Background: Hospital Medicine is a relatively new medical speciality that dedicates to the care of hospitalized patients and experienced an exponential growth in the United States (US) during the last years. Nowadays there are more than 50.000 american hospitalists according to the Society of Hospital Medicine. Outside the US it is still brand new and incipient in most countries, including the so-called middle income countries like Brazil but an estimative of the number of hospitalists is still lacking. Since its creation in 2012 our team of hospitalists experienced a significant growth in the number of patients assisted that demanded a progressive increase in the number of professionals and weekly hours.
Purpose: The main purpose of this study was to analyze the growth of the Hospital Medicine Department in a tertiary Cancer Center in Brazil and its impact on the average length of stay (ALOS) considering both the co-managed patients and the patients under the main responsibility of the hospitalists from 2013 through 2016.
Description: We analyzed the number of patients assisted by the Hospital Medicine Department in a tertiary Cancer Center in Brazil and the average length of stay (ALOS) considering both the co-managed patients and the patients under the main responsibility of the hospitalist from 2013 until 2016. The total number of patients assisted increased from 1520 in 2013 to 1717 in 2016 (+ 11.29%). Proportionally, the number of patients under the main responsibility of the hospitalists increased significantly more, from a total of 488 patients in 2013 to 791 in 2016 (+ 15.6%) while the number of co-managed patients remained relatively stable (1032 in 2013 and 926 in 2016). Our instituition has approximately 400 hospital beds and assists patients from the public and private health system. The number of beds remained stable during the period of the study.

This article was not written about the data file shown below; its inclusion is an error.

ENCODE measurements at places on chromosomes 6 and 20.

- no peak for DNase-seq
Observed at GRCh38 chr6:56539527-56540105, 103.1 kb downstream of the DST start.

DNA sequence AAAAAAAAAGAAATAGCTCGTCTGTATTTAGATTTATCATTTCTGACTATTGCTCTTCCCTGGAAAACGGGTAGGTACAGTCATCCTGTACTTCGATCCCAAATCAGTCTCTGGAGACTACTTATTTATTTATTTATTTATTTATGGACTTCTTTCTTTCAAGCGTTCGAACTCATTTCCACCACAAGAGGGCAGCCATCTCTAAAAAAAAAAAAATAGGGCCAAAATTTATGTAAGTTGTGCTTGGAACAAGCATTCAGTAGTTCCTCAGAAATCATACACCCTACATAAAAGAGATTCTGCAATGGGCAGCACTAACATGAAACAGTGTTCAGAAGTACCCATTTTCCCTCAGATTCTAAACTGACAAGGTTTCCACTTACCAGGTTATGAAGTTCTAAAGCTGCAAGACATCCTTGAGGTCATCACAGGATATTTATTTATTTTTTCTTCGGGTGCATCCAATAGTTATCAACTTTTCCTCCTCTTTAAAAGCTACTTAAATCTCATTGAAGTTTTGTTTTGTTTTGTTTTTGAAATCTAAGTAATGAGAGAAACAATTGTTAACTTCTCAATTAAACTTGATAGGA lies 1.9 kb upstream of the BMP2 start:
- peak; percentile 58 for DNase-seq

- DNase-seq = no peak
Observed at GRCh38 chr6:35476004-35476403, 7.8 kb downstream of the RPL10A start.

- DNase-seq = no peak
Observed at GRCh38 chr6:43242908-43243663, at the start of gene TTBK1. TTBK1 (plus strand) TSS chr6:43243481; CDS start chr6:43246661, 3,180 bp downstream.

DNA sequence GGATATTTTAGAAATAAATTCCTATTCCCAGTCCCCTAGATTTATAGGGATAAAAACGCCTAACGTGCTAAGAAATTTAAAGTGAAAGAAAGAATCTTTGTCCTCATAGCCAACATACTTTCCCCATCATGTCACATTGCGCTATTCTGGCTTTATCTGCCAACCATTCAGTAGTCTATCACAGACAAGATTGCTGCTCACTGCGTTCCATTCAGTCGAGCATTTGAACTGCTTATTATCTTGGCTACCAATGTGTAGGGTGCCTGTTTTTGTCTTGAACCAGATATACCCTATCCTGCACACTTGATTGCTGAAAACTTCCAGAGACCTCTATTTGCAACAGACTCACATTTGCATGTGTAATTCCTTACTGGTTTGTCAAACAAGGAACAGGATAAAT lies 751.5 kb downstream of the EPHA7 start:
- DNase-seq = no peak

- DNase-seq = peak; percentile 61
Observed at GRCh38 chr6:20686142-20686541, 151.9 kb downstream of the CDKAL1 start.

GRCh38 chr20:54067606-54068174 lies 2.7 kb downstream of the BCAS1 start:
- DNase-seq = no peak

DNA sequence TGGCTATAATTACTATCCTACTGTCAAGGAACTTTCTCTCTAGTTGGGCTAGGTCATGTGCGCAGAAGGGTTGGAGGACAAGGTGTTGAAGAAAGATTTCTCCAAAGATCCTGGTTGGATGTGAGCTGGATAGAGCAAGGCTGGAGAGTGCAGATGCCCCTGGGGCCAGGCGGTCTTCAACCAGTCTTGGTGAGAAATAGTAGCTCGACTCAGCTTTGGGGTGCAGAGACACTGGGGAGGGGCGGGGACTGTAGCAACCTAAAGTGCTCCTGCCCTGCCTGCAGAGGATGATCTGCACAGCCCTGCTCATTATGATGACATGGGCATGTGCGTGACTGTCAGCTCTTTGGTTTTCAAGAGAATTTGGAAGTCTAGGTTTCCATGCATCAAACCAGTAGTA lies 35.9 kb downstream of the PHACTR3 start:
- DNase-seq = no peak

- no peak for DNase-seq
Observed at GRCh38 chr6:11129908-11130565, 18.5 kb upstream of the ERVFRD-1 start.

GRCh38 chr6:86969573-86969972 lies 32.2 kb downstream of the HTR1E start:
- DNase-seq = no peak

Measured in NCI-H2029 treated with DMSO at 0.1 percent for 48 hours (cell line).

The number of medical visits provided by the team also increased from 17.641 in 2013 to 18.225 in 2016, while the total ALOS decreased from 11.61 days to 10.61 days (- 8.61%). The team was more effective in reducing the ALOS of its own patients (from 8.97 to 8.41 days, a reduction of 8.61%) than the co-managed patients ALOS (a decrease of 3%, from 12.86 to 12.49 days).
Concerning the number of professionals and weekly hours, in 2013 the team included 2 physicians working in the morning and 2 in the afternoon, each one with a 4-hour workload. This corresponded to a total of 112 weekly hours. By the end of 2016 we had 3 physicians in the morning and 2 in the afternoon, corresponding to 140 weekly hours.
Conclusions: The Hospital Medicine team has progressively increased both in number of professionals and patient volume while the ALOS has decreased since its implementation. There is room for additional improvement in the number and ALOS of the co-managed patients.